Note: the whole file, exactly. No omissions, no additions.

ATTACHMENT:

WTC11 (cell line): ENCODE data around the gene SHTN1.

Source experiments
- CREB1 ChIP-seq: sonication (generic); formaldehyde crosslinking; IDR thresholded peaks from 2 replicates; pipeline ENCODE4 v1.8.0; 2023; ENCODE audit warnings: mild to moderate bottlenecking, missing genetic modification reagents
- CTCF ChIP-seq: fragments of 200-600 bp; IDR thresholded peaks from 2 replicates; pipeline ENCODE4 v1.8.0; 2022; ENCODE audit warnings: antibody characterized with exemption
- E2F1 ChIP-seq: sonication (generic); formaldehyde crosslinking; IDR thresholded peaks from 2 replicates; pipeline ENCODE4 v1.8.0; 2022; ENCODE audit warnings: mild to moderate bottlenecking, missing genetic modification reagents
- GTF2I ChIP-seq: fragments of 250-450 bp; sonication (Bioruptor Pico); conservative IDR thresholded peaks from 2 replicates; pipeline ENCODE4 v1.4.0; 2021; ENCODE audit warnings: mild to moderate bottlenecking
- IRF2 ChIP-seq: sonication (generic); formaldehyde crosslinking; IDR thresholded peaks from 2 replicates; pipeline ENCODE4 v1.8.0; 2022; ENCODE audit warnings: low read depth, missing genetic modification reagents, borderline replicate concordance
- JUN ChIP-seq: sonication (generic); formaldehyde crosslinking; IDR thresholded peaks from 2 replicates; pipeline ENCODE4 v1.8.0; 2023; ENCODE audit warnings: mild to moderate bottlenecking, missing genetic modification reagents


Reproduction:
WTC11 (cell line): ENCODE data around the gene SHTN1.

Source experiments
- CREB1 ChIP-seq: sonication (generic); formaldehyde crosslinking; IDR thresholded peaks from 2 replicates; pipeline ENCODE4 v1.8.0; 2023; ENCODE audit warnings: mild to moderate bottlenecking, missing genetic modification reagents
- CTCF ChIP-seq: fragments of 200-600 bp; IDR thresholded peaks from 2 replicates; pipeline ENCODE4 v1.8.0; 2022; ENCODE audit warnings: antibody characterized with exemption
- E2F1 ChIP-seq: sonication (generic); formaldehyde crosslinking; IDR thresholded peaks from 2 replicates; pipeline ENCODE4 v1.8.0; 2022; ENCODE audit warnings: mild to moderate bottlenecking, missing genetic modification reagents
- GTF2I ChIP-seq: fragments of 250-450 bp; sonication (Bioruptor Pico); conservative IDR thresholded peaks from 2 replicates; pipeline ENCODE4 v1.4.0; 2021; ENCODE audit warnings: mild to moderate bottlenecking
- IRF2 ChIP-seq: sonication (generic); formaldehyde crosslinking; IDR thresholded peaks from 2 replicates; pipeline ENCODE4 v1.8.0; 2022; ENCODE audit warnings: low read depth, missing genetic modification reagents, borderline replicate concordance
- JUN ChIP-seq: sonication (generic); formaldehyde crosslinking; IDR thresholded peaks from 2 replicates; pipeline ENCODE4 v1.8.0; 2023; ENCODE audit warnings: mild to moderate bottlenecking, missing genetic modification reagents